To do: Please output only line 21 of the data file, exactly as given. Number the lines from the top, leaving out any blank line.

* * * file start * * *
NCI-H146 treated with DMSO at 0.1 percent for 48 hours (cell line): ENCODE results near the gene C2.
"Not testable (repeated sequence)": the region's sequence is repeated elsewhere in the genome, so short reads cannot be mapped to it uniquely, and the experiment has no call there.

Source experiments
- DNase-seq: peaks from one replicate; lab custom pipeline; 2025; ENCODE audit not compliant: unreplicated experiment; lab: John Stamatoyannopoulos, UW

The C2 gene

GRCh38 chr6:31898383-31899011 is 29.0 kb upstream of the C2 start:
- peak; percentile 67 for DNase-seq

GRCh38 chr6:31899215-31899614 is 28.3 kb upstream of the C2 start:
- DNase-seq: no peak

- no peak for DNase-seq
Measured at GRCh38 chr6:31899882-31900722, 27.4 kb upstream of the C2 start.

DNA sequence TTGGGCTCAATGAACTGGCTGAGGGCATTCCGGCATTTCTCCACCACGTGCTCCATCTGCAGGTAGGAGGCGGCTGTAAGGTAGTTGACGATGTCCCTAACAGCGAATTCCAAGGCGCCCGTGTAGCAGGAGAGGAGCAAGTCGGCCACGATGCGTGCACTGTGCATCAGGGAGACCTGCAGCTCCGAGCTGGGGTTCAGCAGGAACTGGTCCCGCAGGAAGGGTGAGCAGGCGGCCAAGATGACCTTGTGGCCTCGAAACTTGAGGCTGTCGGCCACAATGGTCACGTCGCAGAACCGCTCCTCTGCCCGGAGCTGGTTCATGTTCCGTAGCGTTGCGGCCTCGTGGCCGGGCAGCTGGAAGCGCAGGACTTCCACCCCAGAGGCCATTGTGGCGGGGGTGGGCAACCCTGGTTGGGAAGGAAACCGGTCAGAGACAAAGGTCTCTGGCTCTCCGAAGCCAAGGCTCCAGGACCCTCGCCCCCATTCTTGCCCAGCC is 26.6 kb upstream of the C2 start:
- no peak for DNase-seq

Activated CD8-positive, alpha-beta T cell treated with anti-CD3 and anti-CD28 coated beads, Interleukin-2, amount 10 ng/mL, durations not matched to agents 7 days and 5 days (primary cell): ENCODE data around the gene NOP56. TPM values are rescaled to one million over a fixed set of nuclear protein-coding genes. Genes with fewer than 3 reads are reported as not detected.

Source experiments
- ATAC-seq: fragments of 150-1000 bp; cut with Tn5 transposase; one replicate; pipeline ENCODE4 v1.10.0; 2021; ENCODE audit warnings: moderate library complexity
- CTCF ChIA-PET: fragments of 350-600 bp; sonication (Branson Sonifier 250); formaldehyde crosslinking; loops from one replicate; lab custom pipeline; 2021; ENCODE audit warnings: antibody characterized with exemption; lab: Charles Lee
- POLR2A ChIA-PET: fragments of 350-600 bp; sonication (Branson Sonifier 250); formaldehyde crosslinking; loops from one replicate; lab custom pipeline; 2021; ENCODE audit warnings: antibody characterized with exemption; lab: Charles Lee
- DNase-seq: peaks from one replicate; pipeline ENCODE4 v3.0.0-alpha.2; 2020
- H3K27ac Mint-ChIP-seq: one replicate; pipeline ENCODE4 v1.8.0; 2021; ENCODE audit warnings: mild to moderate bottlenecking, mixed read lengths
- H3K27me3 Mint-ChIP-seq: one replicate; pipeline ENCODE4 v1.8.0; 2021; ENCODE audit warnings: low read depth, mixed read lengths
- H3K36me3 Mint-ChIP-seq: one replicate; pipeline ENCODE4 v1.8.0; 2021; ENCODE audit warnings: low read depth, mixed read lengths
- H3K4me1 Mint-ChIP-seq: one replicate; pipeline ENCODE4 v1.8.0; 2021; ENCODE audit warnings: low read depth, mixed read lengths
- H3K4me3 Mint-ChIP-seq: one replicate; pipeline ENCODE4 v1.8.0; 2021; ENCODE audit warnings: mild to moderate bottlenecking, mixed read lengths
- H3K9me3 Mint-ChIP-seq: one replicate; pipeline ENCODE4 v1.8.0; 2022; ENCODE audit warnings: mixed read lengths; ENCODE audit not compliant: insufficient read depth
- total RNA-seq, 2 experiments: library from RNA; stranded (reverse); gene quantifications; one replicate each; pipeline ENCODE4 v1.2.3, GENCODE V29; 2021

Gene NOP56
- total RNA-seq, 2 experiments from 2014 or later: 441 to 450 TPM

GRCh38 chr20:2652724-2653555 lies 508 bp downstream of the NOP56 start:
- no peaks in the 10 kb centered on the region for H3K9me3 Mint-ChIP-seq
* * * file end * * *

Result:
- H3K27me3 Mint-ChIP-seq: one replicate; pipeline ENCODE4 v1.8.0; 2021; ENCODE audit warnings: low read depth, mixed read lengths